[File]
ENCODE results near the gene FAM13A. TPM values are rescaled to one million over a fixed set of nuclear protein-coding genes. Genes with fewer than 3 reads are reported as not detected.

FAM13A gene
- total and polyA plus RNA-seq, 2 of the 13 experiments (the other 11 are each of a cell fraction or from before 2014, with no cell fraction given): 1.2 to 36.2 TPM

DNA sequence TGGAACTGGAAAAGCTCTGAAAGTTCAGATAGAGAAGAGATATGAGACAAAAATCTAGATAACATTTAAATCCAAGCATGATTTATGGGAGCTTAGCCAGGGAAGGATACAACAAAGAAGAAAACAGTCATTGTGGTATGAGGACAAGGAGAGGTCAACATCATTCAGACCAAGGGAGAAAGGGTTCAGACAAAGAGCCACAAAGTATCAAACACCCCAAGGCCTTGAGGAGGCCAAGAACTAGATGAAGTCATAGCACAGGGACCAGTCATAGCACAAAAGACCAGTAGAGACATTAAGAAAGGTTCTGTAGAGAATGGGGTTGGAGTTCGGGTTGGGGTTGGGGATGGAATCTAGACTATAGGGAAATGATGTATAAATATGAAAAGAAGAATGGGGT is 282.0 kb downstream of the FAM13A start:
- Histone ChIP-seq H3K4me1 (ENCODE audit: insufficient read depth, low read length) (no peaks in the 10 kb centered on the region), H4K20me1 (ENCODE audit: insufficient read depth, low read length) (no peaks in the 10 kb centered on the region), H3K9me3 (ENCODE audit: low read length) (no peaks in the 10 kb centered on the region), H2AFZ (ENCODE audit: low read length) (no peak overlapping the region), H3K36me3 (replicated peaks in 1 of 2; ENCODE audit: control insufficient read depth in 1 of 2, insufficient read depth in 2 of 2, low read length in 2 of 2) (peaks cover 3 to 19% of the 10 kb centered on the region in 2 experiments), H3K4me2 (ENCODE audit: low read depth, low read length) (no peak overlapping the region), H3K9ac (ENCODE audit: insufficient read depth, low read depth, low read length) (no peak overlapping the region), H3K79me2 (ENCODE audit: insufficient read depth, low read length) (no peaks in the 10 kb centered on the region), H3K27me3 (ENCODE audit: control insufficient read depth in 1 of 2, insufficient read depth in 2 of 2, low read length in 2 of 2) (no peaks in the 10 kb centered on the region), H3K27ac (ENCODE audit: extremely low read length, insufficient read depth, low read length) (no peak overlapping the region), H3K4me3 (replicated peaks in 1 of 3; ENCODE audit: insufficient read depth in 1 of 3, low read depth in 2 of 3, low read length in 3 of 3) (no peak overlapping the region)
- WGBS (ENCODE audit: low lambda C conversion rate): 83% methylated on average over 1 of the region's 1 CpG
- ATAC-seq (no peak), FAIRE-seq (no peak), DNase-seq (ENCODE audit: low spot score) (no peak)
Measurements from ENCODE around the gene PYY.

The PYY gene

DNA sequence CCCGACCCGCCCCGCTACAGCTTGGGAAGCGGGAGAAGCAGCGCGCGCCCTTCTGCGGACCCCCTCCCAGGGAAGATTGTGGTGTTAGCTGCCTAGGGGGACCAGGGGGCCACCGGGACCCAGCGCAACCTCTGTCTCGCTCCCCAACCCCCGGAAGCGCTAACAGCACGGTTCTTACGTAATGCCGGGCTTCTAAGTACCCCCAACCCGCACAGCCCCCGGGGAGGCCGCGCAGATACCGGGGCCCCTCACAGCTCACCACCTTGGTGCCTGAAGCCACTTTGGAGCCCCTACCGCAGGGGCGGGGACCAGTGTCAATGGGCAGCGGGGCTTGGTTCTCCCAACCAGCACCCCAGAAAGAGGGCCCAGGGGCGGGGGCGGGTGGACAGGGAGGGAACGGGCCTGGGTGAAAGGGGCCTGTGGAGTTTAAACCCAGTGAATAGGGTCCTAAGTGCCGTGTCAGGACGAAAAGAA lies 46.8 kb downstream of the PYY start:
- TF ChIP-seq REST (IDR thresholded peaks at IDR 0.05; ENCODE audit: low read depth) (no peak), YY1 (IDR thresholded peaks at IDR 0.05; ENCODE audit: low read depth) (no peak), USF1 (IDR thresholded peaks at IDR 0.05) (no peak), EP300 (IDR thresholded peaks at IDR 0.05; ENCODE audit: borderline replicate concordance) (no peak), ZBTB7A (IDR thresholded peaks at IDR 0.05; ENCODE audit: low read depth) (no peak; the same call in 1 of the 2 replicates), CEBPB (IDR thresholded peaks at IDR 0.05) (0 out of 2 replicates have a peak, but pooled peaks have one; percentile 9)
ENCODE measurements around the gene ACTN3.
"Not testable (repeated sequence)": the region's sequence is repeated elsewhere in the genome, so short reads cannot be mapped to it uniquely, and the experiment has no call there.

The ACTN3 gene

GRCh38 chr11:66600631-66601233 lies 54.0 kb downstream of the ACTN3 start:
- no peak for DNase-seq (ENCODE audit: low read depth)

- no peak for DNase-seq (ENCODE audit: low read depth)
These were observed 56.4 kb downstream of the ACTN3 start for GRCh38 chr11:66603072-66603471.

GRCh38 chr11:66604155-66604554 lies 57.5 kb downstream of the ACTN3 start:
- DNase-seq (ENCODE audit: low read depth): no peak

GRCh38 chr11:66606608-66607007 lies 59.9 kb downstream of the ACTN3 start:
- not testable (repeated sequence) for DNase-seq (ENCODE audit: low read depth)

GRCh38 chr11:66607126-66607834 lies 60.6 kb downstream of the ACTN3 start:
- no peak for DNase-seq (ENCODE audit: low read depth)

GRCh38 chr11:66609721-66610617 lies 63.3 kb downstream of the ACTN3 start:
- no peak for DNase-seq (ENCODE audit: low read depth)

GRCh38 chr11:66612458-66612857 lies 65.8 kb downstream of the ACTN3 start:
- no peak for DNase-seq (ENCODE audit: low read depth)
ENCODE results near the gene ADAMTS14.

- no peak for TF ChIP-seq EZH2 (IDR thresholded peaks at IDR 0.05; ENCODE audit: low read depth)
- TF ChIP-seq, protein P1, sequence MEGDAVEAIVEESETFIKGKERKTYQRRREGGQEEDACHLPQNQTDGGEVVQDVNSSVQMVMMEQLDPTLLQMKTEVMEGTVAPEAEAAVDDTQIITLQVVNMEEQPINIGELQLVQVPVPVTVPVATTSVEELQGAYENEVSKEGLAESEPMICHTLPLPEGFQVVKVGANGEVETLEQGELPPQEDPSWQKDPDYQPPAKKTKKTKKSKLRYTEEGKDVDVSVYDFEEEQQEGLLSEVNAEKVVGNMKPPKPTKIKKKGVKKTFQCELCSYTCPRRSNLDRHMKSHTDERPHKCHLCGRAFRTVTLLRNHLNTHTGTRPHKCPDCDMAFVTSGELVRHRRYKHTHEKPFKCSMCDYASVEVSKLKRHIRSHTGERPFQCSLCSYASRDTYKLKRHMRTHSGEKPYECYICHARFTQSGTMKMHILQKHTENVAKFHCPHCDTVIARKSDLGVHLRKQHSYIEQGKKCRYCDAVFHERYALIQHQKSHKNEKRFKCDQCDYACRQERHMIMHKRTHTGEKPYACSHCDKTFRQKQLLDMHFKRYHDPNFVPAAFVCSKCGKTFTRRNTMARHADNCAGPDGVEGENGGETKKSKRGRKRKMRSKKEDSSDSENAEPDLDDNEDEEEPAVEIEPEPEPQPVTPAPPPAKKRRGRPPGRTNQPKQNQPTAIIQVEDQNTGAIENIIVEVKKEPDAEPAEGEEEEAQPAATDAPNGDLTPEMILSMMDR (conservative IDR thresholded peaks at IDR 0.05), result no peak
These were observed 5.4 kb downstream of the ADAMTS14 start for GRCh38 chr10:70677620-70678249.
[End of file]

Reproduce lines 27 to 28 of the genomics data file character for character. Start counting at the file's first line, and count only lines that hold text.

GRCh38 chr11:66612458-66612857 lies 65.8 kb downstream of the ACTN3 start:
- no peak for DNase-seq (ENCODE audit: low read depth)